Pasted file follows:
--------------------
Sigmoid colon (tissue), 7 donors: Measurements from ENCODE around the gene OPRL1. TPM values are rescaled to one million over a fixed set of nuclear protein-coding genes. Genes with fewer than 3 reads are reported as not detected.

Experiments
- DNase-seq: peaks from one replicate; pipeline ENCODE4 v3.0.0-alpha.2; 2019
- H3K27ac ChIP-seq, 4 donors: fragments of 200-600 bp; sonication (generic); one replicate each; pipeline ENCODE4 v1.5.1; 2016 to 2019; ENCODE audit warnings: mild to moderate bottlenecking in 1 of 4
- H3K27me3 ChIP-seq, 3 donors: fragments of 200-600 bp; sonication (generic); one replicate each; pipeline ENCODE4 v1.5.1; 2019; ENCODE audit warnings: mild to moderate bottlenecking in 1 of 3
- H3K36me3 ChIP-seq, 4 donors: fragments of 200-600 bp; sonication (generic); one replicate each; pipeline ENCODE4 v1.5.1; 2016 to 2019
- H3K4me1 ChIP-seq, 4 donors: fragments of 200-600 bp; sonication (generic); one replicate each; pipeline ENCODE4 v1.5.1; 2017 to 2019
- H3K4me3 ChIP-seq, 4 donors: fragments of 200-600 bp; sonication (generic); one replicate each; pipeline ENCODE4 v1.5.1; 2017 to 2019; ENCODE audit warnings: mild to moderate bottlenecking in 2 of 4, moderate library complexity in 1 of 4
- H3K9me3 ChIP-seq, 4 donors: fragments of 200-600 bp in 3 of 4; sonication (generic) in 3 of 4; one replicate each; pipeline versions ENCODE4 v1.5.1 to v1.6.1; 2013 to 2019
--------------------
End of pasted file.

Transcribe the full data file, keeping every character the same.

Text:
Sigmoid colon (tissue), 7 donors: Measurements from ENCODE around the gene OPRL1. TPM values are rescaled to one million over a fixed set of nuclear protein-coding genes. Genes with fewer than 3 reads are reported as not detected.

Experiments
- DNase-seq: peaks from one replicate; pipeline ENCODE4 v3.0.0-alpha.2; 2019
- H3K27ac ChIP-seq, 4 donors: fragments of 200-600 bp; sonication (generic); one replicate each; pipeline ENCODE4 v1.5.1; 2016 to 2019; ENCODE audit warnings: mild to moderate bottlenecking in 1 of 4
- H3K27me3 ChIP-seq, 3 donors: fragments of 200-600 bp; sonication (generic); one replicate each; pipeline ENCODE4 v1.5.1; 2019; ENCODE audit warnings: mild to moderate bottlenecking in 1 of 3
- H3K36me3 ChIP-seq, 4 donors: fragments of 200-600 bp; sonication (generic); one replicate each; pipeline ENCODE4 v1.5.1; 2016 to 2019
- H3K4me1 ChIP-seq, 4 donors: fragments of 200-600 bp; sonication (generic); one replicate each; pipeline ENCODE4 v1.5.1; 2017 to 2019
- H3K4me3 ChIP-seq, 4 donors: fragments of 200-600 bp; sonication (generic); one replicate each; pipeline ENCODE4 v1.5.1; 2017 to 2019; ENCODE audit warnings: mild to moderate bottlenecking in 2 of 4, moderate library complexity in 1 of 4
- H3K9me3 ChIP-seq, 4 donors: fragments of 200-600 bp in 3 of 4; sonication (generic) in 3 of 4; one replicate each; pipeline versions ENCODE4 v1.5.1 to v1.6.1; 2013 to 2019